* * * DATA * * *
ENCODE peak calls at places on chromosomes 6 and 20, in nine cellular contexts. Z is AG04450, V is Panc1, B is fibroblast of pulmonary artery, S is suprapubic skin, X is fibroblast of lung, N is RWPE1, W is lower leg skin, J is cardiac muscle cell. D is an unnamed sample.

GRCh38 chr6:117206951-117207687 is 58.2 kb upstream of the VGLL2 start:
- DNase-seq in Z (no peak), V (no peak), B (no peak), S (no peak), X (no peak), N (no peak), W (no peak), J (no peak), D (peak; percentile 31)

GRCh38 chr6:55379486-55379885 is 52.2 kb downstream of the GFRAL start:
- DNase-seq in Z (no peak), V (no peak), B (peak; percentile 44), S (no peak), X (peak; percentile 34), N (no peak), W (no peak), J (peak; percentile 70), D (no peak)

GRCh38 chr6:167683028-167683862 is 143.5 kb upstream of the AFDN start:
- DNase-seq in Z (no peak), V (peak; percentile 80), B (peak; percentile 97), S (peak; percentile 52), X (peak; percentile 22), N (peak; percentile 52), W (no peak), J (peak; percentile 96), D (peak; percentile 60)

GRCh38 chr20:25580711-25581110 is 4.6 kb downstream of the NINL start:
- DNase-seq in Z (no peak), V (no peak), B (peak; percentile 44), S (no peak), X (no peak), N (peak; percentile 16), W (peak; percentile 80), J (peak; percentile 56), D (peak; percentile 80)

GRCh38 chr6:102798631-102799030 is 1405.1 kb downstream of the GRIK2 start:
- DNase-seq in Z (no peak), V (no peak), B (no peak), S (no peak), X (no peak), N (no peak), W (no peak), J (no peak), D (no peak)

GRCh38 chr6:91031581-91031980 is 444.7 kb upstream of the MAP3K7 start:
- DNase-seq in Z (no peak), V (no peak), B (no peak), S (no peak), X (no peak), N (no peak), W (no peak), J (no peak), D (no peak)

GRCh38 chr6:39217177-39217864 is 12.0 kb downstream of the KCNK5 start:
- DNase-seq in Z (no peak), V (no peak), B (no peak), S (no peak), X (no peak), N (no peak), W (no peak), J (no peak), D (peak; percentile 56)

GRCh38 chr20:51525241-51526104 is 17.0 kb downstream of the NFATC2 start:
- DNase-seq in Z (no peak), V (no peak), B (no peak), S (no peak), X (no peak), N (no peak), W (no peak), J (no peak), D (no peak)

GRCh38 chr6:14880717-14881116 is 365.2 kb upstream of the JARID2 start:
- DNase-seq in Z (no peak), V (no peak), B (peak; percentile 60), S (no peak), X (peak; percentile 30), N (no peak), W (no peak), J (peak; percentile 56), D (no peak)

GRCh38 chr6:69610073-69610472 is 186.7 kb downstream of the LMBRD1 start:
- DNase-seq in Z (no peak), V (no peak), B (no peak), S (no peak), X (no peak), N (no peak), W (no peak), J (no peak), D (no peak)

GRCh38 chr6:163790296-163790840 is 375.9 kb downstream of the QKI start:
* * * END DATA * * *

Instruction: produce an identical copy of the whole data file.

ENCODE peak calls at places on chromosomes 6 and 20, in nine cellular contexts. Z is AG04450, V is Panc1, B is fibroblast of pulmonary artery, S is suprapubic skin, X is fibroblast of lung, N is RWPE1, W is lower leg skin, J is cardiac muscle cell. D is an unnamed sample.

GRCh38 chr6:117206951-117207687 is 58.2 kb upstream of the VGLL2 start:
- DNase-seq in Z (no peak), V (no peak), B (no peak), S (no peak), X (no peak), N (no peak), W (no peak), J (no peak), D (peak; percentile 31)

GRCh38 chr6:55379486-55379885 is 52.2 kb downstream of the GFRAL start:
- DNase-seq in Z (no peak), V (no peak), B (peak; percentile 44), S (no peak), X (peak; percentile 34), N (no peak), W (no peak), J (peak; percentile 70), D (no peak)

GRCh38 chr6:167683028-167683862 is 143.5 kb upstream of the AFDN start:
- DNase-seq in Z (no peak), V (peak; percentile 80), B (peak; percentile 97), S (peak; percentile 52), X (peak; percentile 22), N (peak; percentile 52), W (no peak), J (peak; percentile 96), D (peak; percentile 60)

GRCh38 chr20:25580711-25581110 is 4.6 kb downstream of the NINL start:
- DNase-seq in Z (no peak), V (no peak), B (peak; percentile 44), S (no peak), X (no peak), N (peak; percentile 16), W (peak; percentile 80), J (peak; percentile 56), D (peak; percentile 80)

GRCh38 chr6:102798631-102799030 is 1405.1 kb downstream of the GRIK2 start:
- DNase-seq in Z (no peak), V (no peak), B (no peak), S (no peak), X (no peak), N (no peak), W (no peak), J (no peak), D (no peak)

GRCh38 chr6:91031581-91031980 is 444.7 kb upstream of the MAP3K7 start:
- DNase-seq in Z (no peak), V (no peak), B (no peak), S (no peak), X (no peak), N (no peak), W (no peak), J (no peak), D (no peak)

GRCh38 chr6:39217177-39217864 is 12.0 kb downstream of the KCNK5 start:
- DNase-seq in Z (no peak), V (no peak), B (no peak), S (no peak), X (no peak), N (no peak), W (no peak), J (no peak), D (peak; percentile 56)

GRCh38 chr20:51525241-51526104 is 17.0 kb downstream of the NFATC2 start:
- DNase-seq in Z (no peak), V (no peak), B (no peak), S (no peak), X (no peak), N (no peak), W (no peak), J (no peak), D (no peak)

GRCh38 chr6:14880717-14881116 is 365.2 kb upstream of the JARID2 start:
- DNase-seq in Z (no peak), V (no peak), B (peak; percentile 60), S (no peak), X (peak; percentile 30), N (no peak), W (no peak), J (peak; percentile 56), D (no peak)

GRCh38 chr6:69610073-69610472 is 186.7 kb downstream of the LMBRD1 start:
- DNase-seq in Z (no peak), V (no peak), B (no peak), S (no peak), X (no peak), N (no peak), W (no peak), J (no peak), D (no peak)

GRCh38 chr6:163790296-163790840 is 375.9 kb downstream of the QKI start: